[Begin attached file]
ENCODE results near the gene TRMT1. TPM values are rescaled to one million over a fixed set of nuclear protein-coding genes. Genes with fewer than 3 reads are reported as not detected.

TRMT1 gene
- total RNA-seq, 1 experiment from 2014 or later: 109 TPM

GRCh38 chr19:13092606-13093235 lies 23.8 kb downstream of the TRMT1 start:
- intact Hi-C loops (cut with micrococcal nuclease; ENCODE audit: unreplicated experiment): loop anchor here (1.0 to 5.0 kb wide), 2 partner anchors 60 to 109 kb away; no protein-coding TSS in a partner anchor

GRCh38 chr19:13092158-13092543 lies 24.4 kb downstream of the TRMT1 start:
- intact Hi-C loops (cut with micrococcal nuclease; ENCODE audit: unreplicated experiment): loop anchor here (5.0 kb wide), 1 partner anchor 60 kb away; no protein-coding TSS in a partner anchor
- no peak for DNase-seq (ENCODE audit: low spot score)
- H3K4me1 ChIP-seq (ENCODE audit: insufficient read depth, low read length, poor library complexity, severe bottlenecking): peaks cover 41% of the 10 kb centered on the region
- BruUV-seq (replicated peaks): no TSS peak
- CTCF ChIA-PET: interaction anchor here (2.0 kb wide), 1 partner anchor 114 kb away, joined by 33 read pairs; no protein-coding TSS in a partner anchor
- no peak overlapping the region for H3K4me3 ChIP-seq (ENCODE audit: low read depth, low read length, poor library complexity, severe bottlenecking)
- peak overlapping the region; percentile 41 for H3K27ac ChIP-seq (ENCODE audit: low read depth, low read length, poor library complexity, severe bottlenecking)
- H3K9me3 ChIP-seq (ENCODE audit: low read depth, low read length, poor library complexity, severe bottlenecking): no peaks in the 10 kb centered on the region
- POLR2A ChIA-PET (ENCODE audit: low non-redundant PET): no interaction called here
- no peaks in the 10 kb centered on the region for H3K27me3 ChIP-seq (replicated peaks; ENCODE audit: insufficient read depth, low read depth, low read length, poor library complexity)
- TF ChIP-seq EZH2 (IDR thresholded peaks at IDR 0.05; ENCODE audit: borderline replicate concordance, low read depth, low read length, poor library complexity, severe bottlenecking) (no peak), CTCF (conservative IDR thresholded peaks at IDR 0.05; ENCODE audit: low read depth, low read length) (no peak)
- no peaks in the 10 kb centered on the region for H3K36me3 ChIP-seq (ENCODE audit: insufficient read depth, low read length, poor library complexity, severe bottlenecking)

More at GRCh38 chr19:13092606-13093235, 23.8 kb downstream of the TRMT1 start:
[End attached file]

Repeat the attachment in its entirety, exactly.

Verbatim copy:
ENCODE results near the gene TRMT1. TPM values are rescaled to one million over a fixed set of nuclear protein-coding genes. Genes with fewer than 3 reads are reported as not detected.

TRMT1 gene
- total RNA-seq, 1 experiment from 2014 or later: 109 TPM

GRCh38 chr19:13092606-13093235 lies 23.8 kb downstream of the TRMT1 start:
- intact Hi-C loops (cut with micrococcal nuclease; ENCODE audit: unreplicated experiment): loop anchor here (1.0 to 5.0 kb wide), 2 partner anchors 60 to 109 kb away; no protein-coding TSS in a partner anchor

GRCh38 chr19:13092158-13092543 lies 24.4 kb downstream of the TRMT1 start:
- intact Hi-C loops (cut with micrococcal nuclease; ENCODE audit: unreplicated experiment): loop anchor here (5.0 kb wide), 1 partner anchor 60 kb away; no protein-coding TSS in a partner anchor
- no peak for DNase-seq (ENCODE audit: low spot score)
- H3K4me1 ChIP-seq (ENCODE audit: insufficient read depth, low read length, poor library complexity, severe bottlenecking): peaks cover 41% of the 10 kb centered on the region
- BruUV-seq (replicated peaks): no TSS peak
- CTCF ChIA-PET: interaction anchor here (2.0 kb wide), 1 partner anchor 114 kb away, joined by 33 read pairs; no protein-coding TSS in a partner anchor
- no peak overlapping the region for H3K4me3 ChIP-seq (ENCODE audit: low read depth, low read length, poor library complexity, severe bottlenecking)
- peak overlapping the region; percentile 41 for H3K27ac ChIP-seq (ENCODE audit: low read depth, low read length, poor library complexity, severe bottlenecking)
- H3K9me3 ChIP-seq (ENCODE audit: low read depth, low read length, poor library complexity, severe bottlenecking): no peaks in the 10 kb centered on the region
- POLR2A ChIA-PET (ENCODE audit: low non-redundant PET): no interaction called here
- no peaks in the 10 kb centered on the region for H3K27me3 ChIP-seq (replicated peaks; ENCODE audit: insufficient read depth, low read depth, low read length, poor library complexity)
- TF ChIP-seq EZH2 (IDR thresholded peaks at IDR 0.05; ENCODE audit: borderline replicate concordance, low read depth, low read length, poor library complexity, severe bottlenecking) (no peak), CTCF (conservative IDR thresholded peaks at IDR 0.05; ENCODE audit: low read depth, low read length) (no peak)
- no peaks in the 10 kb centered on the region for H3K36me3 ChIP-seq (ENCODE audit: insufficient read depth, low read length, poor library complexity, severe bottlenecking)

More at GRCh38 chr19:13092606-13093235, 23.8 kb downstream of the TRMT1 start: